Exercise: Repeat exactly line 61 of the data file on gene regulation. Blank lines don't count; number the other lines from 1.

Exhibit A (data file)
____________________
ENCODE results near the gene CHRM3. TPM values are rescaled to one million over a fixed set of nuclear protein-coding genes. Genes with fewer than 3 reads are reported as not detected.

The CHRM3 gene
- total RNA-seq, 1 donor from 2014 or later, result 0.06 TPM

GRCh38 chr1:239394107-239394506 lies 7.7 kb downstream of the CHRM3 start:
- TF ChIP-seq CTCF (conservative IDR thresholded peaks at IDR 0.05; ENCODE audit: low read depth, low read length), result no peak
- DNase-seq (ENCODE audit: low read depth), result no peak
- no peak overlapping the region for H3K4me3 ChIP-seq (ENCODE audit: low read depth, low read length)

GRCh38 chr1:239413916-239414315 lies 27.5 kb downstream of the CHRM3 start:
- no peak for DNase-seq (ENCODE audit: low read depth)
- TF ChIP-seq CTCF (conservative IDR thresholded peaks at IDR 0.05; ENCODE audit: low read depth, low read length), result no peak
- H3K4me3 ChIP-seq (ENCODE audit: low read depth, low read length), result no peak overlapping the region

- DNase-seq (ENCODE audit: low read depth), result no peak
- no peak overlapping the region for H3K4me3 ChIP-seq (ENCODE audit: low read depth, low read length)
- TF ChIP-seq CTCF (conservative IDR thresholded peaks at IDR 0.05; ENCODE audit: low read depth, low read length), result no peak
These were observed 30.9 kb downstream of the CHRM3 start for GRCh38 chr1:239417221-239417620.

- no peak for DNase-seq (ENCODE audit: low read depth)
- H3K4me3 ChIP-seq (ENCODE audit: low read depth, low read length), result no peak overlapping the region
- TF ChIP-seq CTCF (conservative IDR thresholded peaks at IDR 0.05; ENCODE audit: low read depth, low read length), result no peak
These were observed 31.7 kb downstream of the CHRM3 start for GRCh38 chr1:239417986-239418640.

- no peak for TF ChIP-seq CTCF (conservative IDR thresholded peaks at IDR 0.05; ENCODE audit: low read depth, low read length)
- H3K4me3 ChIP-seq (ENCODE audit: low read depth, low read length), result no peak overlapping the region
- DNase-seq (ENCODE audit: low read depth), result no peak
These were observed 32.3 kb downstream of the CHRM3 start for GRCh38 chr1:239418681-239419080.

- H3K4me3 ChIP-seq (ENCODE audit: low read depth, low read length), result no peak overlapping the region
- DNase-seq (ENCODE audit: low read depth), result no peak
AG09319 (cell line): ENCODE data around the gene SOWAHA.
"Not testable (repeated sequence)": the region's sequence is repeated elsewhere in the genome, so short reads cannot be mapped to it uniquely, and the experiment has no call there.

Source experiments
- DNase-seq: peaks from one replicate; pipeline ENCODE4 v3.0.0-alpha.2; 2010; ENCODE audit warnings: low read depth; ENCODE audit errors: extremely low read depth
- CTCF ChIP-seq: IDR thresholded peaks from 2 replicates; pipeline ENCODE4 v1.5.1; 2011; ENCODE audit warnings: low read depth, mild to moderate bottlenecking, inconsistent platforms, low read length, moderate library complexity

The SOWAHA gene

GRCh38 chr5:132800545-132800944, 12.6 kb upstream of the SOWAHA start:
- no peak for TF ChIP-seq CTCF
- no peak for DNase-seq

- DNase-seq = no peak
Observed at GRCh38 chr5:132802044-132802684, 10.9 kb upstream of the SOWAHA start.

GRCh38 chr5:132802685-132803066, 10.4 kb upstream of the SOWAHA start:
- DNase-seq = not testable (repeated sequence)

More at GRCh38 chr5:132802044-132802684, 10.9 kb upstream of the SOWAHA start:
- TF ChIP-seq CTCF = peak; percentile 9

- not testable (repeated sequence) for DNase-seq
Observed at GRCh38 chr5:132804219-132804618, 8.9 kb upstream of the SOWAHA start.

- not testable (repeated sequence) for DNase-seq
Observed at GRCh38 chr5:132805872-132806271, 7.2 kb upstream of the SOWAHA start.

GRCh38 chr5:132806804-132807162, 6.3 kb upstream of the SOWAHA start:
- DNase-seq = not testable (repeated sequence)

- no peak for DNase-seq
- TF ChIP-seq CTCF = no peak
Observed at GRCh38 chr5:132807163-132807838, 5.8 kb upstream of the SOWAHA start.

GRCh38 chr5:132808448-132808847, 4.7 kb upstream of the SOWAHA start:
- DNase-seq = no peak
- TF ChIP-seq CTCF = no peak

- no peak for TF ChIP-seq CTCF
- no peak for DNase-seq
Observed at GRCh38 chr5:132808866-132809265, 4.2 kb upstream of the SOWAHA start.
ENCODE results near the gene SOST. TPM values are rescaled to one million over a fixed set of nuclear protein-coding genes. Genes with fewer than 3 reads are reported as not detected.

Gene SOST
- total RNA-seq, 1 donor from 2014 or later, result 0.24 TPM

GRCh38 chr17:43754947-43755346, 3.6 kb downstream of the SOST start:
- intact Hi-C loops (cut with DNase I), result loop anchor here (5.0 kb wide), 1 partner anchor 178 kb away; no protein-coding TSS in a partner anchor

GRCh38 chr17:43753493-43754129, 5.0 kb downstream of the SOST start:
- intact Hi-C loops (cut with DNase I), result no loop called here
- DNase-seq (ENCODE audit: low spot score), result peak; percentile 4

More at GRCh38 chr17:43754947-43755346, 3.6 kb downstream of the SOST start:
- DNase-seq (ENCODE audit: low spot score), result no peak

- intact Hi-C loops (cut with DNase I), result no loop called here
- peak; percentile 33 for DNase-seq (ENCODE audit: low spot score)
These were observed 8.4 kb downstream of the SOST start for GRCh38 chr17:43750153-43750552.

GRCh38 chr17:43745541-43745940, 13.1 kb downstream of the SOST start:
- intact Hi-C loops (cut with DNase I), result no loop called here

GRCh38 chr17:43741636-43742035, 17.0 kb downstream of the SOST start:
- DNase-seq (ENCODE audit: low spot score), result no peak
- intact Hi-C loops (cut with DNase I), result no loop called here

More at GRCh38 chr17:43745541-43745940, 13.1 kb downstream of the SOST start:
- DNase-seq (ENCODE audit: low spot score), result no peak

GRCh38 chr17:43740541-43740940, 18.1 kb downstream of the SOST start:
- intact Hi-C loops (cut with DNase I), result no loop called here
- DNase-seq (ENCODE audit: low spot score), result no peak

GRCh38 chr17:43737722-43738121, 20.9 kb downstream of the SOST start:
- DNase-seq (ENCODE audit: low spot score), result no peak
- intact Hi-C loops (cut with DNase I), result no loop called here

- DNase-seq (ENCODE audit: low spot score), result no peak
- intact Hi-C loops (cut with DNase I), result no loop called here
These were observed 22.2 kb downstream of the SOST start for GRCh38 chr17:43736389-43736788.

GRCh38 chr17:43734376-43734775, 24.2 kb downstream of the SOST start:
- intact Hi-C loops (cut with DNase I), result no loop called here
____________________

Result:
GRCh38 chr17:43753493-43754129, 5.0 kb downstream of the SOST start: